Morphosis and Weiss/Manfredi Projects Open on NYC’s Cornell Tech Campus

The Thom Mayne–designed Bloomberg Center is primarily academic while the Weiss/Manfredi–designed "The Bridge" will host offices.
Morphosis Weiss Manfredi Cornell Tech Campus

The Bloomberg Center by Morphosis (left) and The Bridge by Weiss/Manfredi (right). The House by Handel Architects is located behind The Bridge. Courtesy Metropolis

Today, a host of politicians, academics, businesspeople, and architects gathered on New York City’s Roosevelt Island to inaugurate two landmark structures of Cornell Tech, one of the city’s biggest gambits to firmly establish the technology industry in the five boroughs. (Cornell Tech is a partnership between Cornell University and Technion – Israel Institute of Technology, who in 2011 won a city-run competition to build an applied science and engineering campus on the site.) The day’s big unveils were The Bloomberg Center (designed by Morphosis) and The Bridge (designed by Weiss/Manfredi). The House, a residential/dormitory structure designed by Handel Architects, is also up-and-running on the campus.

Morphosis Weiss Manfredi Cornell Tech Campus

The Bloomberg Center Courtesy Metropolis

The Bloomberg Center is a 160,000-square-foot hub that aims to be a center for collaboration and innovation. The building, which is trying for Net Zero and LEED Platinum certification, features 80 geothermal wells, a green roof, smart building systems (designed with Arup), and a 40,000-gallon rainwater harvesting tank that will supply non-potable water. The design “starts from the roof down,” said Morphosis’s founder Thom Mayne, with the rooftop solar panels helping to shape the building’s profile. A prominent all-glass-clad stair—part of an effort to promote walking—sits on the building’s exterior while a broad hallway—what the architects call “The Avenue”—is the 400-foot-long building’s primary north-south connector. Several large atriums also punctuate the building, which is only 40% glazed, helping light reach the interiors. The facade, touted as highly-insulated, also sports small, reflective disks that will change color—to brown, gold, and green—depending on weather and sunlight.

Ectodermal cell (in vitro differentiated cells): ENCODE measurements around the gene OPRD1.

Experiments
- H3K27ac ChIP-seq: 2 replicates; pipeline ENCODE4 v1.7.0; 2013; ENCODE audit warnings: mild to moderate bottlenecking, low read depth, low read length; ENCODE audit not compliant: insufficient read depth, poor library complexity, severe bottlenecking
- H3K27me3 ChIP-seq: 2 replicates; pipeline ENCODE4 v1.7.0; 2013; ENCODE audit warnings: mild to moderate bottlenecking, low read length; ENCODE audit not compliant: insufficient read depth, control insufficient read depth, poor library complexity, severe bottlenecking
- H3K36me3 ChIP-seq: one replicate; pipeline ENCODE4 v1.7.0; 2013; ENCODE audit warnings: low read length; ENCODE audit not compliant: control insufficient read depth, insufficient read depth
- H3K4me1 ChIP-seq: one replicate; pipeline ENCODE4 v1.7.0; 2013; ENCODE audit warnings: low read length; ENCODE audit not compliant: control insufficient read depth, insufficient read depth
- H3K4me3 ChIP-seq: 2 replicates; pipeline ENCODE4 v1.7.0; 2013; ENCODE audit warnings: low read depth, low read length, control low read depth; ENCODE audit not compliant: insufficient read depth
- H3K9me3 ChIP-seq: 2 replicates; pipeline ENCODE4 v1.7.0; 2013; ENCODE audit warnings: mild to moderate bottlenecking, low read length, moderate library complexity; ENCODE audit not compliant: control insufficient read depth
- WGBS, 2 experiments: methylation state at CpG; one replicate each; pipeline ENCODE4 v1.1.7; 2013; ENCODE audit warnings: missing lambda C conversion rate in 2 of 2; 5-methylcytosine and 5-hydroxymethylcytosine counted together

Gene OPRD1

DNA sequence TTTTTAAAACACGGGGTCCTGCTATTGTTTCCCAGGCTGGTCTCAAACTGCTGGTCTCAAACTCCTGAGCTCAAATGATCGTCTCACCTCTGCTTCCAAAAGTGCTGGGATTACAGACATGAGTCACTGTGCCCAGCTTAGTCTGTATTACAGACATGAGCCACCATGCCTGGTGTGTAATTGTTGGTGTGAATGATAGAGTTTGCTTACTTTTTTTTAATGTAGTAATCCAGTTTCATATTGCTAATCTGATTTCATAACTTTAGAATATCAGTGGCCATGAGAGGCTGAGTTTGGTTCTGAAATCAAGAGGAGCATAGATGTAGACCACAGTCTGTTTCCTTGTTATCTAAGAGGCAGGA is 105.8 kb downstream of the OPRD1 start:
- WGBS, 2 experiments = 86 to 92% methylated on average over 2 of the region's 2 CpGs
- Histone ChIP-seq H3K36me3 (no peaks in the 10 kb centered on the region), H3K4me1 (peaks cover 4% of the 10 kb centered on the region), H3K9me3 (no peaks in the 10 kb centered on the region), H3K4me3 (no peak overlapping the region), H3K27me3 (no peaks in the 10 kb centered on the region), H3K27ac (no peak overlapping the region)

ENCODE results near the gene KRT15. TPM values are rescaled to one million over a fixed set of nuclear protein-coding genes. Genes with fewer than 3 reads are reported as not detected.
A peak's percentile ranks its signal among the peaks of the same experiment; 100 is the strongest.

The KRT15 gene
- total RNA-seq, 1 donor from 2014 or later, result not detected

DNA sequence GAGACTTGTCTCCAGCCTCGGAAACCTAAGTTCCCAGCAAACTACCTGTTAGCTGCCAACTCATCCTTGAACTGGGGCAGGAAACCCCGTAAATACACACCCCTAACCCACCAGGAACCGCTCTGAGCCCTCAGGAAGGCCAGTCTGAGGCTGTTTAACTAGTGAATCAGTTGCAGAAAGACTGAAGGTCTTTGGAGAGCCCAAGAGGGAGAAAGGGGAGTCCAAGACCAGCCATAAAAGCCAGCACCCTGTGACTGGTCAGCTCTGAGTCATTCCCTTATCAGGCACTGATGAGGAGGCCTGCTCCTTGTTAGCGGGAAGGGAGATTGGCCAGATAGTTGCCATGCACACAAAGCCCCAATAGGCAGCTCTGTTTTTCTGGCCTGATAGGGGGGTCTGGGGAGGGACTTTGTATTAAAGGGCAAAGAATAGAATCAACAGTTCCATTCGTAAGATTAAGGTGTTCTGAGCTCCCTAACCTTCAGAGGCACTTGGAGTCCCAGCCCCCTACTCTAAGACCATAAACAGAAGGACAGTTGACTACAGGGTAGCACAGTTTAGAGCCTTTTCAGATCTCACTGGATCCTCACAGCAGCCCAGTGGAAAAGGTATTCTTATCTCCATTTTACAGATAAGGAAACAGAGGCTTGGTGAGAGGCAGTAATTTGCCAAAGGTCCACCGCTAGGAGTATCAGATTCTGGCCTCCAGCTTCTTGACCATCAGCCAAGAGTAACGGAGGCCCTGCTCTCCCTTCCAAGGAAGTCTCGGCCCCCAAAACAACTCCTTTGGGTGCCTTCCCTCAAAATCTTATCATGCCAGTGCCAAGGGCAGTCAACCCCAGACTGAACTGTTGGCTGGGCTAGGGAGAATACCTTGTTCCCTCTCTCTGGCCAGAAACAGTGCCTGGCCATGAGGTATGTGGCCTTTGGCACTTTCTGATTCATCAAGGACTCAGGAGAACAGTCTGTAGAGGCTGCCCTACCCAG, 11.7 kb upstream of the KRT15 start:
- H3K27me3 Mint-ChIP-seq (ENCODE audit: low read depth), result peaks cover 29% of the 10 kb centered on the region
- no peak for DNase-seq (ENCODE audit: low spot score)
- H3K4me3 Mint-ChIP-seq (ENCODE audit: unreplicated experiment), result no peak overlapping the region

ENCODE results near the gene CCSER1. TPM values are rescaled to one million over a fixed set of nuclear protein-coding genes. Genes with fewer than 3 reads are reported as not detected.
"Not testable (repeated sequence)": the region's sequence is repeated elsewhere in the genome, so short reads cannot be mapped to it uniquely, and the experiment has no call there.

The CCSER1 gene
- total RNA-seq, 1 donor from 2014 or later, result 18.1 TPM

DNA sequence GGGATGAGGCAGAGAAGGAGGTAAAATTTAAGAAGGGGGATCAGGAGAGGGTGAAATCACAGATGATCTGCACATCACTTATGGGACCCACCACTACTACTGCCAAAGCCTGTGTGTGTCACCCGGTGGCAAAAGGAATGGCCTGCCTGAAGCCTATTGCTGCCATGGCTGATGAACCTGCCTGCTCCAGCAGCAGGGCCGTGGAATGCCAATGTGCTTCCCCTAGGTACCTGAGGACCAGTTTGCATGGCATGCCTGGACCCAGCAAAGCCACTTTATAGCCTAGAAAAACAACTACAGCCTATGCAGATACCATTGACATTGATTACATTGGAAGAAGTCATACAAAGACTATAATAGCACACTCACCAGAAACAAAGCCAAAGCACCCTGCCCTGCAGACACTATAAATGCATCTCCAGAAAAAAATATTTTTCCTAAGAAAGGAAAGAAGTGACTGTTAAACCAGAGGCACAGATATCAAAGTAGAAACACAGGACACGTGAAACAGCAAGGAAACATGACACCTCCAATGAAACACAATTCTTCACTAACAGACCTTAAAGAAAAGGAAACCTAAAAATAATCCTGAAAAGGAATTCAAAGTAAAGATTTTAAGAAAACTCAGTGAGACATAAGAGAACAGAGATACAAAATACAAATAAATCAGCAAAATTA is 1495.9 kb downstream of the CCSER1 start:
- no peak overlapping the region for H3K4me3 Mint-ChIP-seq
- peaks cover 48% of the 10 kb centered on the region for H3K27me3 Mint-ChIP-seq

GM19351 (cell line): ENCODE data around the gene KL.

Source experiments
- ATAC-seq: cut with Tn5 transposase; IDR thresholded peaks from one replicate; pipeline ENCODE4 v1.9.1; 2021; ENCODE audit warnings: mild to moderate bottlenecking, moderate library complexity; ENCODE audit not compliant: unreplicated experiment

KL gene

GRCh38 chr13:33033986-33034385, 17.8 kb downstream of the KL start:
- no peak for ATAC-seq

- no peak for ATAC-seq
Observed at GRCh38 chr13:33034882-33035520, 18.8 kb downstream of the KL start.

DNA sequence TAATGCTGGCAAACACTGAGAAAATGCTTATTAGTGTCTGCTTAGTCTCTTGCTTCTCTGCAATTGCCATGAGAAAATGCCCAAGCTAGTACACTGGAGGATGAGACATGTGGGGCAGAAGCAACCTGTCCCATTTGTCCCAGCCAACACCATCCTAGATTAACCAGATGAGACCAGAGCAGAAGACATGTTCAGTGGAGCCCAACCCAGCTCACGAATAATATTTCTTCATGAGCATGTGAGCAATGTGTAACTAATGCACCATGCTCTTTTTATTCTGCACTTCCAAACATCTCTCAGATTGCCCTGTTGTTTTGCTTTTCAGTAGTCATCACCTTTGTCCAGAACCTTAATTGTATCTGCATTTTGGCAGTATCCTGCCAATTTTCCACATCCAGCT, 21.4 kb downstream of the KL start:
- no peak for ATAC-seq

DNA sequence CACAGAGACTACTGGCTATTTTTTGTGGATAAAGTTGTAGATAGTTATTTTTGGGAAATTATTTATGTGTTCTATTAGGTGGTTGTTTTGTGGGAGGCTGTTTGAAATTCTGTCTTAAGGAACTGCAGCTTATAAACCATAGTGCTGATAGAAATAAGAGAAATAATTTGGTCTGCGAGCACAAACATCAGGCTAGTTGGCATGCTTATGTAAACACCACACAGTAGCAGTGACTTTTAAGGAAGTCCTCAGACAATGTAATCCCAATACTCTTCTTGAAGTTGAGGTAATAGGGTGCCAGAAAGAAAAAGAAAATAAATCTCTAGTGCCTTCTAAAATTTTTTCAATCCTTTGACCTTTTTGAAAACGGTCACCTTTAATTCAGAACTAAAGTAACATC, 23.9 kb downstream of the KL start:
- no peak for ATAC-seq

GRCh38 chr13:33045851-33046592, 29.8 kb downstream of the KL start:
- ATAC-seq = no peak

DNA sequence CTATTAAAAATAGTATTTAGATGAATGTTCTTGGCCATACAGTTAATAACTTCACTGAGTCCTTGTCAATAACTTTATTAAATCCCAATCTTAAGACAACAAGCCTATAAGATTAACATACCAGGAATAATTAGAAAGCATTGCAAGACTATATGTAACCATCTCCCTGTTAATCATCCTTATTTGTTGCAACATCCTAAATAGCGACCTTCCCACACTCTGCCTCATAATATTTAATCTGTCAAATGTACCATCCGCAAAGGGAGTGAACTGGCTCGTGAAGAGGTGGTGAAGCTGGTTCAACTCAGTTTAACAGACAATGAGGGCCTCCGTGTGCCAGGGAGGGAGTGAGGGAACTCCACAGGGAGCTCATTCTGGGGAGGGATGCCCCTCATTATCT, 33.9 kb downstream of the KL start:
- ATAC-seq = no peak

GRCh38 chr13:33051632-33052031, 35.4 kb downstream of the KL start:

Morphosis Weiss Manfredi Cornell Tech Campus

The Bridge Courtesy Metropolis

The Bridge (developed by Forest City Ratner Companies) is a 230,000-square-foot “corporate co-location building” that houses established companies alongside young start-ups. The design breaks out the many go-to features to promote innovation: a cafe and public spaces for collaboration and chance encounters, transparency within and without to promote visual connections among users and the city, and ample daylight to boost productivity and wellness. Its entrance features what Marion Weiss, co-founder of Weiss/Manfredi, called “tiered informal landscapes”—a series of staggered public landings that extend from The Bridge’s outdoor landscaping to its second floor. The public nature of these spaces was critical for the architects: “We think there’s an ethical dimension to the project that’s critical,” added fellow co-founder Michael Manfredi. The Bridge also features rooftop solar panels and is aiming for LEED Silver. (While all-glass, the facade is just 40% transparent, helping to cut back on solar gain.) A large plinth and cantilever produce both shaded public space while lifting the ground floor ten feet above a 100-year floodplain.

The two structures join The House at Cornell Tech, a 23-story tower that houses residences for students and faculty. The House also operates at super energy-efficient Passive House standards. And there’s more to come: The Cornell Tech master plan from Skidmore, Owings & Merrill will see five more major buildings arise on the rest of the site, which stretches south another 700 feet or so. The campus currently hosts around 300 graduate students but the goal is to accommodate around 3,000. Furthermore, when complete, the campus will host 2.5 acres of public space and two million square feet of buildings.

Categories: Architecture, Educational Architecture, Technology, Workplace Architecture

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